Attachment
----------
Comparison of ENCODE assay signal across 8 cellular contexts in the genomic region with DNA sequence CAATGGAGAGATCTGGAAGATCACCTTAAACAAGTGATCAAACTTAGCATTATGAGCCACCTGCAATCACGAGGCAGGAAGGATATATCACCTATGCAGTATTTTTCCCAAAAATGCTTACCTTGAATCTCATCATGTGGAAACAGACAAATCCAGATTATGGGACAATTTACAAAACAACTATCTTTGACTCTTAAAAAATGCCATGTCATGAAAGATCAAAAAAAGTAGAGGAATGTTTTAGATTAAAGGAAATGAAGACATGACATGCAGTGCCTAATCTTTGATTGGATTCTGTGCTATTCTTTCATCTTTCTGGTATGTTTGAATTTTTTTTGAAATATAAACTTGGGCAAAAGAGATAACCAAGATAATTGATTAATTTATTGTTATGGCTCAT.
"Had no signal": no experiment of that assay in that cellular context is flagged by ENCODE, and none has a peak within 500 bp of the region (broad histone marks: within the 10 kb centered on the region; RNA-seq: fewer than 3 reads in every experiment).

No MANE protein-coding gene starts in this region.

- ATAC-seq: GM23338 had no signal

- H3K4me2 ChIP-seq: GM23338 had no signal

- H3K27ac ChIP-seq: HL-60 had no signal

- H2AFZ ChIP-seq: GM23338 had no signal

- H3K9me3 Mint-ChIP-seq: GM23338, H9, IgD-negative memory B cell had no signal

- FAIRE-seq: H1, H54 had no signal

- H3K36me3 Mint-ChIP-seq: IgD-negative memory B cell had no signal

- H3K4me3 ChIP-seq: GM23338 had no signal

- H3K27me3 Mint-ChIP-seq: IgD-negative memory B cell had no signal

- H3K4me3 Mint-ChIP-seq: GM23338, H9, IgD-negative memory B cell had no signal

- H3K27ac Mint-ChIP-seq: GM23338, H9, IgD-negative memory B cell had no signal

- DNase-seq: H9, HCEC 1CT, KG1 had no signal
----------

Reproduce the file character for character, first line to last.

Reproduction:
Comparison of ENCODE assay signal across 8 cellular contexts in the genomic region with DNA sequence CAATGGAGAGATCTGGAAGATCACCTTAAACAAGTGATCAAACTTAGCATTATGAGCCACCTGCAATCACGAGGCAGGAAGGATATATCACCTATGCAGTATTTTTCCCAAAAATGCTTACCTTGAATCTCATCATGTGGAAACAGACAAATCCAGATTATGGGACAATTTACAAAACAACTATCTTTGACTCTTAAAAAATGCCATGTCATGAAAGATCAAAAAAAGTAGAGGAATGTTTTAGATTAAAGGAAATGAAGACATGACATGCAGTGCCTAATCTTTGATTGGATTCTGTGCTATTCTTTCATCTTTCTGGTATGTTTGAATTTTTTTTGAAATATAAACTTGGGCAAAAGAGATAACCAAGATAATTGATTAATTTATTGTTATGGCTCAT.
"Had no signal": no experiment of that assay in that cellular context is flagged by ENCODE, and none has a peak within 500 bp of the region (broad histone marks: within the 10 kb centered on the region; RNA-seq: fewer than 3 reads in every experiment).

No MANE protein-coding gene starts in this region.

- ATAC-seq: GM23338 had no signal

- H3K4me2 ChIP-seq: GM23338 had no signal

- H3K27ac ChIP-seq: HL-60 had no signal

- H2AFZ ChIP-seq: GM23338 had no signal

- H3K9me3 Mint-ChIP-seq: GM23338, H9, IgD-negative memory B cell had no signal

- FAIRE-seq: H1, H54 had no signal

- H3K36me3 Mint-ChIP-seq: IgD-negative memory B cell had no signal

- H3K4me3 ChIP-seq: GM23338 had no signal

- H3K27me3 Mint-ChIP-seq: IgD-negative memory B cell had no signal

- H3K4me3 Mint-ChIP-seq: GM23338, H9, IgD-negative memory B cell had no signal

- H3K27ac Mint-ChIP-seq: GM23338, H9, IgD-negative memory B cell had no signal

- DNase-seq: H9, HCEC 1CT, KG1 had no signal